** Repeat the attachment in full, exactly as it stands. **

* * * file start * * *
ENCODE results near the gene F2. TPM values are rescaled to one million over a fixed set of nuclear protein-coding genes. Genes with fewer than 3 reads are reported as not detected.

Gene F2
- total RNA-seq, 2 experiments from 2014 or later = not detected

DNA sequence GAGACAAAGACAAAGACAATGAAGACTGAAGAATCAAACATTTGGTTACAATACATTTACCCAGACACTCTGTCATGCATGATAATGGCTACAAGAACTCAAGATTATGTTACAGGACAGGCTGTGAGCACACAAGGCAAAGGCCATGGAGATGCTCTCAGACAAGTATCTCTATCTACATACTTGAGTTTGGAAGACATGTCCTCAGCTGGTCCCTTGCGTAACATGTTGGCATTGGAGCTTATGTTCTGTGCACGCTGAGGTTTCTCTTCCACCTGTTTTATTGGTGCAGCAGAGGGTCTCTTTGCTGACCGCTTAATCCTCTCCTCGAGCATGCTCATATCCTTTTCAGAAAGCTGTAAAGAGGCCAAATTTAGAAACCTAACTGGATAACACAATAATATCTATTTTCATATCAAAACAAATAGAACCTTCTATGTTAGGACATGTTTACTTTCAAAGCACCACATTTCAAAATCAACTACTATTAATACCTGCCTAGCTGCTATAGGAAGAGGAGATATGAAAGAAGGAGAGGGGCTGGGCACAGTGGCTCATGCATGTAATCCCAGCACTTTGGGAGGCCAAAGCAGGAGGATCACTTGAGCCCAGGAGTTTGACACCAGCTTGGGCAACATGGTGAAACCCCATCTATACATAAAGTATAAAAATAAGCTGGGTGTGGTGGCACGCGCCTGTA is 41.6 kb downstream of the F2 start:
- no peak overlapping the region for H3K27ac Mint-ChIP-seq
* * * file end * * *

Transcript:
ENCODE results near the gene F2. TPM values are rescaled to one million over a fixed set of nuclear protein-coding genes. Genes with fewer than 3 reads are reported as not detected.

Gene F2
- total RNA-seq, 2 experiments from 2014 or later = not detected

DNA sequence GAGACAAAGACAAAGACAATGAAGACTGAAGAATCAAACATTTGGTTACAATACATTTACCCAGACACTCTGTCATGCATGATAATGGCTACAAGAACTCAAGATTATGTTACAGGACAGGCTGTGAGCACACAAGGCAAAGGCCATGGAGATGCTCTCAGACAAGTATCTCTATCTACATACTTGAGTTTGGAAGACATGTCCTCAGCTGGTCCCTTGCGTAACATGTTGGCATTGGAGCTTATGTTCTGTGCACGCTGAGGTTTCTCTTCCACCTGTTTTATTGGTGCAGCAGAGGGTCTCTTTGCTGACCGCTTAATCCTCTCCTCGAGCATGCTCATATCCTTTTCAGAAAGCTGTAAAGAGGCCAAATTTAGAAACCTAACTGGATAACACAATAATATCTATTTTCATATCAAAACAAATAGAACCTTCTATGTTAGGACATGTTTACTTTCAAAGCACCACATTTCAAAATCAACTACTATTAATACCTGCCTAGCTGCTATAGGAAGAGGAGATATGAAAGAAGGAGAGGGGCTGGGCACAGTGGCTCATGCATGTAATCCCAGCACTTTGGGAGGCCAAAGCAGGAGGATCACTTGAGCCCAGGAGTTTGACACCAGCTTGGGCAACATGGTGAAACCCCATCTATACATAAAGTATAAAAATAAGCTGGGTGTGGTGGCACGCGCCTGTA is 41.6 kb downstream of the F2 start:
- no peak overlapping the region for H3K27ac Mint-ChIP-seq